Six sculptors from around the world have come to Saint John to begin slicing massive boulders of New Brunswick granite into works of art.

Once they're complete in September, the sculptures will go in six New Brunswick communities.

Bulgaria's Radoslav Sultov's piece will end up in Grand Bay-Westfield and yesterday he visited that spot for the first time.

"It's a very nice place, very good panorama," Sultov said.

Coming from as far away as Japan and the Republic of Georgia, the sculptors will be assisted by six sculpting interns from New Brunswick.

"The people are professors, these people are professionals in their trade and that's invaluable even just by osmosis, to be around them is already a dream come true," said Meghan Barton, an intern from Quispamsis.

Each artist was given the opportunity to pick out 10 tonnes of stone each, but they all liked what they saw on the Saint John Waterfront at the former Coast Guard property. So now the lot is full of 110 tonnes of granite waiting to be sculpted.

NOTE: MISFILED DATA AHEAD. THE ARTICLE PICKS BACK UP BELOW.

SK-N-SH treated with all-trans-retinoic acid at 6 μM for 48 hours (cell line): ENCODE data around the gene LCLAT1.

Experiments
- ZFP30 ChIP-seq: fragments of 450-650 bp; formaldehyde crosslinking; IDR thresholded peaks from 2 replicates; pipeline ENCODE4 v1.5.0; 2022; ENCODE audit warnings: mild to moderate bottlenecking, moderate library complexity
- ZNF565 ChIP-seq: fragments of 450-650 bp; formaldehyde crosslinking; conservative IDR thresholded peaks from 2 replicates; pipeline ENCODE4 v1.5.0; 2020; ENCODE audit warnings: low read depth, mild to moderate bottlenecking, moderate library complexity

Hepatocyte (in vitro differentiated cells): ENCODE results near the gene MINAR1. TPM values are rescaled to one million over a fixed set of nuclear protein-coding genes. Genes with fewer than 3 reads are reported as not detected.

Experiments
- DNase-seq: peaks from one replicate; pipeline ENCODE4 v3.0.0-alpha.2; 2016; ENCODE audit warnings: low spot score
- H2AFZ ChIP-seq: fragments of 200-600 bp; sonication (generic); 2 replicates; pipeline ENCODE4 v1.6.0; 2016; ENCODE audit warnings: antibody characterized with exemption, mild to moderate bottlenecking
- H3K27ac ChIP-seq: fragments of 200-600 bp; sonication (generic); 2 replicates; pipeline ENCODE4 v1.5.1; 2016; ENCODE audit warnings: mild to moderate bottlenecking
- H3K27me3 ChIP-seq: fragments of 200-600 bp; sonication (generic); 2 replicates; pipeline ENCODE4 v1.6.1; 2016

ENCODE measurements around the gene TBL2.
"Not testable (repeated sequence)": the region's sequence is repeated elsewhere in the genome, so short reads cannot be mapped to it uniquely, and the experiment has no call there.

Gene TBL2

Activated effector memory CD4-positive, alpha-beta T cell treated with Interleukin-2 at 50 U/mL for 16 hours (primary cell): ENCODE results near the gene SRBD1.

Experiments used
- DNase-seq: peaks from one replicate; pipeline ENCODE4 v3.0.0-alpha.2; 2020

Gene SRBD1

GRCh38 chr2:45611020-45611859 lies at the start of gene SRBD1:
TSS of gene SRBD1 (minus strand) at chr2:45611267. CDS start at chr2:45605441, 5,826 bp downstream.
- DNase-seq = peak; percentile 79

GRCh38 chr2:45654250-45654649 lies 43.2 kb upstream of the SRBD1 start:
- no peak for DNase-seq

Every artist was given about an hour to pick out their canvas.

Hampton's Jim Boyd eventually settled on four stones from St. George and Hampstead.

"The St. George stones have a bit of a pink colour to them. And my sculpture will be going to St. George, they wanted me to incorporate their granite obviously," Boyd said.

Diana Alexander, the symposium’s chair, says the event will present a rare opportunity to see the artistic process in action.

"We go out and see a piece of public art and say 'isn't that beautiful?' or 'not my taste,' or 'I love it.' But we rarely get to see the vision of how that starts," Alexander said.

The symposium wraps up on Sept. 15.